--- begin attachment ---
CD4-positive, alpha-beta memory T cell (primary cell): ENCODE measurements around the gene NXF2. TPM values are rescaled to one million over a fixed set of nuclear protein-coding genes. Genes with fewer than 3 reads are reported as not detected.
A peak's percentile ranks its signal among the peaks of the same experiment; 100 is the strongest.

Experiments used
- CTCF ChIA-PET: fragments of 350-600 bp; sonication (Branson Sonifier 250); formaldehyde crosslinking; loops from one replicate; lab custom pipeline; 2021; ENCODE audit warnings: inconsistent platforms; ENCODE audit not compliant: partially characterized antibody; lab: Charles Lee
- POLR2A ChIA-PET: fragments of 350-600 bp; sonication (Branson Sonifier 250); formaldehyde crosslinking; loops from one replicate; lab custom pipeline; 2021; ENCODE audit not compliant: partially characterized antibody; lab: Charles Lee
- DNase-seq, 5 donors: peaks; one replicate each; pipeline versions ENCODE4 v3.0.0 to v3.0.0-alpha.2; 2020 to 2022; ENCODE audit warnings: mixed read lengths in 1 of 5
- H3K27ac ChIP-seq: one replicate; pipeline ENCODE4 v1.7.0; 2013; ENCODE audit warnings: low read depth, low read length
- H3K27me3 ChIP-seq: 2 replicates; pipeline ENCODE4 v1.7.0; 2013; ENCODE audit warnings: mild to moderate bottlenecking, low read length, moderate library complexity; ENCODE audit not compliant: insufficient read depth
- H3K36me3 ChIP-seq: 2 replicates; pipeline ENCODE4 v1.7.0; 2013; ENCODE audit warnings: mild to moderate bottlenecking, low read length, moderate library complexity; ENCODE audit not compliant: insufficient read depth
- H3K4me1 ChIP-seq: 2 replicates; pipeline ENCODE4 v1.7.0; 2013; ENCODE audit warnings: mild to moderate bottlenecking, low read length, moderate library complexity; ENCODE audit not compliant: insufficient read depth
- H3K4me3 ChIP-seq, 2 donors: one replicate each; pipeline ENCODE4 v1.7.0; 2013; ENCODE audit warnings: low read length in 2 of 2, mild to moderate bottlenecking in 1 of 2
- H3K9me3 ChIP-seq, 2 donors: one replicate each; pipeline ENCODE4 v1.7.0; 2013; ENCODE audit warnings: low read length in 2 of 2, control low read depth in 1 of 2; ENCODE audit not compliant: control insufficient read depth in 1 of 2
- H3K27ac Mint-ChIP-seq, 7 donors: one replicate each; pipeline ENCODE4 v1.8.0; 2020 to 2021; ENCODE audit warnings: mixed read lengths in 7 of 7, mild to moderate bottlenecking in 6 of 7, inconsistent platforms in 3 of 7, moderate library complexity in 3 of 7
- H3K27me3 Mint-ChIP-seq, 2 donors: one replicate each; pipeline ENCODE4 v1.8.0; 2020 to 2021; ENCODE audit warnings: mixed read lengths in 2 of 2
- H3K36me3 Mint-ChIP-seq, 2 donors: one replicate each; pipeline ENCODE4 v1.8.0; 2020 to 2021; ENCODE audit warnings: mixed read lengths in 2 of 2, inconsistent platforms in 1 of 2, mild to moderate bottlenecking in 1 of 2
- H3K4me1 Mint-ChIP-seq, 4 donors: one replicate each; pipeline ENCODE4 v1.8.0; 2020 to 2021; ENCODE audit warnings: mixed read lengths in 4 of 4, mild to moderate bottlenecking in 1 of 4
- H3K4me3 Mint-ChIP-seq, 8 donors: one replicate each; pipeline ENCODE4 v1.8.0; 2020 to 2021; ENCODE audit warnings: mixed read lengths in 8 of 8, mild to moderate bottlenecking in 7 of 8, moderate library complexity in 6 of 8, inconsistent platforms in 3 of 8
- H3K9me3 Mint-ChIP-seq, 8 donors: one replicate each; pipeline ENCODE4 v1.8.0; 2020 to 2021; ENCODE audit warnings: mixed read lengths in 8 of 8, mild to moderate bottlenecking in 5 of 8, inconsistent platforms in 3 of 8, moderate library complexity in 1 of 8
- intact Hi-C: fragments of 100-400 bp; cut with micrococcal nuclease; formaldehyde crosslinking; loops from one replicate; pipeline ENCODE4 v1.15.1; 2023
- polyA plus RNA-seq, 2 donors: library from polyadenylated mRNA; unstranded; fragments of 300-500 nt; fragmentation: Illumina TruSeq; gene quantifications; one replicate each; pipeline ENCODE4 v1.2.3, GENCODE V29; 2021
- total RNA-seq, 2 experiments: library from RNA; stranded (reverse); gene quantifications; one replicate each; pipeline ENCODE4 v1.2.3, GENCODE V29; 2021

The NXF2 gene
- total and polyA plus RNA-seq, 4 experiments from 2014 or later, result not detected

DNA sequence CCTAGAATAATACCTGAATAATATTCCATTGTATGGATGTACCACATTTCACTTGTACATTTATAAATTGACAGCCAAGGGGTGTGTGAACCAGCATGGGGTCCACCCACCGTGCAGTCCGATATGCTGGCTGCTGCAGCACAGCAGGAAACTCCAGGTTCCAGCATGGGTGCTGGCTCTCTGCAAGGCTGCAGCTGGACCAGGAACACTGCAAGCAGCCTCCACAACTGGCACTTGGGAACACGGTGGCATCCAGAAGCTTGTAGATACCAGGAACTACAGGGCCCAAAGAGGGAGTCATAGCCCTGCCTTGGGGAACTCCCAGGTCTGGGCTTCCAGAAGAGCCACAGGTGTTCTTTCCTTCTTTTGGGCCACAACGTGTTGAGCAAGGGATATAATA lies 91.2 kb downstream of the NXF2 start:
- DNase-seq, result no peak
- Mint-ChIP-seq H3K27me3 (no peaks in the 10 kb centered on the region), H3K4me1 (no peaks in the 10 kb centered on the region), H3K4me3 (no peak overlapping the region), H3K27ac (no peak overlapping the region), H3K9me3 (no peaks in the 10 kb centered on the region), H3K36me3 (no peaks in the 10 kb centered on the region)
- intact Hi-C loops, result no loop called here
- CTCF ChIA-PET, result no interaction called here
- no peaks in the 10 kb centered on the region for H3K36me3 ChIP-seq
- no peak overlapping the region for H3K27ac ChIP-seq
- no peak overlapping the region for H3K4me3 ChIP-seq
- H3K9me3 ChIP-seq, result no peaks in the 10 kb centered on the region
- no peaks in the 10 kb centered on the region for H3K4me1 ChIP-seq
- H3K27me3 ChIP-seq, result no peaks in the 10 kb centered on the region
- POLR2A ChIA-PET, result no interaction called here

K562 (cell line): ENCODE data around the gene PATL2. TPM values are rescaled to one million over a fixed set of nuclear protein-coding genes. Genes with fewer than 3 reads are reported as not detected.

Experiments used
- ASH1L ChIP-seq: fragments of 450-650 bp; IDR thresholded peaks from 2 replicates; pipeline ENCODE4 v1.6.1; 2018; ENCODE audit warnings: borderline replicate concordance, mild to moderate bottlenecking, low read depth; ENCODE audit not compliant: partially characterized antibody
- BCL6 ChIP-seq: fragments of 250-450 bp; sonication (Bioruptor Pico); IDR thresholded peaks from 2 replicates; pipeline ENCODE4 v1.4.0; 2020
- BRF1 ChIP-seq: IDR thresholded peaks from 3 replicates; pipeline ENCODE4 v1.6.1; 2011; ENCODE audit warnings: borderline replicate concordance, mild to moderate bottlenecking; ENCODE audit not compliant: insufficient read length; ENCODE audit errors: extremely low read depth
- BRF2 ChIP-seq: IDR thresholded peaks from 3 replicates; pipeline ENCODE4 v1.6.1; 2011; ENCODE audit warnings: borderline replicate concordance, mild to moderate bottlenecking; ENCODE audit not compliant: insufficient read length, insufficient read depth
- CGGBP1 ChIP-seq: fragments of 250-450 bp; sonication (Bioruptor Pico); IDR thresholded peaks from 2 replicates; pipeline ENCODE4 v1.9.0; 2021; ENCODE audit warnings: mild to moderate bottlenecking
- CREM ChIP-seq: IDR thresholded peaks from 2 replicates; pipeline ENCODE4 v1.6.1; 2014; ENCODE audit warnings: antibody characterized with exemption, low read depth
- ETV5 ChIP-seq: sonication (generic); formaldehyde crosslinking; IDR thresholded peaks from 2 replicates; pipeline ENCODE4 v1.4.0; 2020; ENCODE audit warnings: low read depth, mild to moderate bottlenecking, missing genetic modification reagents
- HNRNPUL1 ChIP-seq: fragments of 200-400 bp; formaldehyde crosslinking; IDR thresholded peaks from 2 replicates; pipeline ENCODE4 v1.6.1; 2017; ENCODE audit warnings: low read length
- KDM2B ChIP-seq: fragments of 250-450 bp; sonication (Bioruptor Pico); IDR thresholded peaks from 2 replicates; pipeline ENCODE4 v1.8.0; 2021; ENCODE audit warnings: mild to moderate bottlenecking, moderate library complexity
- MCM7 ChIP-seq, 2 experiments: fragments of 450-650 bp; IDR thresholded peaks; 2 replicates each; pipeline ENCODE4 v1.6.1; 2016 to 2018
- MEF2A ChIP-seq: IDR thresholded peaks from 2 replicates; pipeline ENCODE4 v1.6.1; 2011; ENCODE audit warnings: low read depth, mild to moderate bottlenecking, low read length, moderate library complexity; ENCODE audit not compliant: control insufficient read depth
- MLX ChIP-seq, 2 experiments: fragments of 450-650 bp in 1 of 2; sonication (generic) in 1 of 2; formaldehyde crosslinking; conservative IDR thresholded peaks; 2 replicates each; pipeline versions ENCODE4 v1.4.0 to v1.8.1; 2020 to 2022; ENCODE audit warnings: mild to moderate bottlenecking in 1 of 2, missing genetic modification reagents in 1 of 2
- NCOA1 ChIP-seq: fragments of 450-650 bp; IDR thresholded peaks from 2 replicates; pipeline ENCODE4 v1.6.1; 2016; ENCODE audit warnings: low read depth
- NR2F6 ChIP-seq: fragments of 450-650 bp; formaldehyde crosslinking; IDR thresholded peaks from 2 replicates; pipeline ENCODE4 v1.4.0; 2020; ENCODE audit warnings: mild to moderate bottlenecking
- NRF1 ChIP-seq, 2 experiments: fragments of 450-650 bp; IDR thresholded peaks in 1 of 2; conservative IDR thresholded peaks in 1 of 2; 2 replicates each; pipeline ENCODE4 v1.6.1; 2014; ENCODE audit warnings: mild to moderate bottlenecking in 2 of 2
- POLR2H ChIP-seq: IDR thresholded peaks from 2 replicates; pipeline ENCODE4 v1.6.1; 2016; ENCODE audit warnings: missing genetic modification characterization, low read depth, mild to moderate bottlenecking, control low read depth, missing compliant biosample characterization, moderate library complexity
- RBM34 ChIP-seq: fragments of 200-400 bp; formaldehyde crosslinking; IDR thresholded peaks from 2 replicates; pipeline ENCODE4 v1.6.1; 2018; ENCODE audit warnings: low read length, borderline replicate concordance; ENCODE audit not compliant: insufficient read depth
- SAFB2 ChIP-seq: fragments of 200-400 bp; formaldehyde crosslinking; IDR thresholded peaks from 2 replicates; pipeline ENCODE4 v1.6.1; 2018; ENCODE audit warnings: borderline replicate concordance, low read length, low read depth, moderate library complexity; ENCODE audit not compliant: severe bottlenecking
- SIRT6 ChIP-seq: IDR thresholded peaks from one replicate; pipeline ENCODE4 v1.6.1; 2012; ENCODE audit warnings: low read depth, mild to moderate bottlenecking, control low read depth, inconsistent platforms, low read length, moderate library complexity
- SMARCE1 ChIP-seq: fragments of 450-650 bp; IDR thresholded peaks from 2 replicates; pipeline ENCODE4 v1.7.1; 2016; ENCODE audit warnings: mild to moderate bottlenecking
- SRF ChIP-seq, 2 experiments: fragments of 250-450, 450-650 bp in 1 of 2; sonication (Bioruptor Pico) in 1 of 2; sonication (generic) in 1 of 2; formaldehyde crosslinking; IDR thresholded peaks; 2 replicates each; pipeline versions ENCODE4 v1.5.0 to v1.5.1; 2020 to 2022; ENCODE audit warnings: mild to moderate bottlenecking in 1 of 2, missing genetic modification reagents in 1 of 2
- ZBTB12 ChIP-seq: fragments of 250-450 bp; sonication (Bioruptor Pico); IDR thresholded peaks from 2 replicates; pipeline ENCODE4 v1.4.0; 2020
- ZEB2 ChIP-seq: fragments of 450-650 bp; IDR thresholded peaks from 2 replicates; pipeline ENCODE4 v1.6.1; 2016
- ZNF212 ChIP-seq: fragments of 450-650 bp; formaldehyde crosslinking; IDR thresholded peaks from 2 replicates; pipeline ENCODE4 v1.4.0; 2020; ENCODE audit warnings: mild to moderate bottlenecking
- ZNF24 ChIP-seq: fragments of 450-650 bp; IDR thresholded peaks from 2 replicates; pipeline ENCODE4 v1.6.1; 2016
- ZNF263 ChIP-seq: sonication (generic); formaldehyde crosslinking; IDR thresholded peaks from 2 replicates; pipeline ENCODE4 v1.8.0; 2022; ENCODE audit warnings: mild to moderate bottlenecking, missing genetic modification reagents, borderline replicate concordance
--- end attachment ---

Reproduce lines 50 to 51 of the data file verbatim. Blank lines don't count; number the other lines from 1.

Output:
- NCOA1 ChIP-seq: fragments of 450-650 bp; IDR thresholded peaks from 2 replicates; pipeline ENCODE4 v1.6.1; 2016; ENCODE audit warnings: low read depth
- NR2F6 ChIP-seq: fragments of 450-650 bp; formaldehyde crosslinking; IDR thresholded peaks from 2 replicates; pipeline ENCODE4 v1.4.0; 2020; ENCODE audit warnings: mild to moderate bottlenecking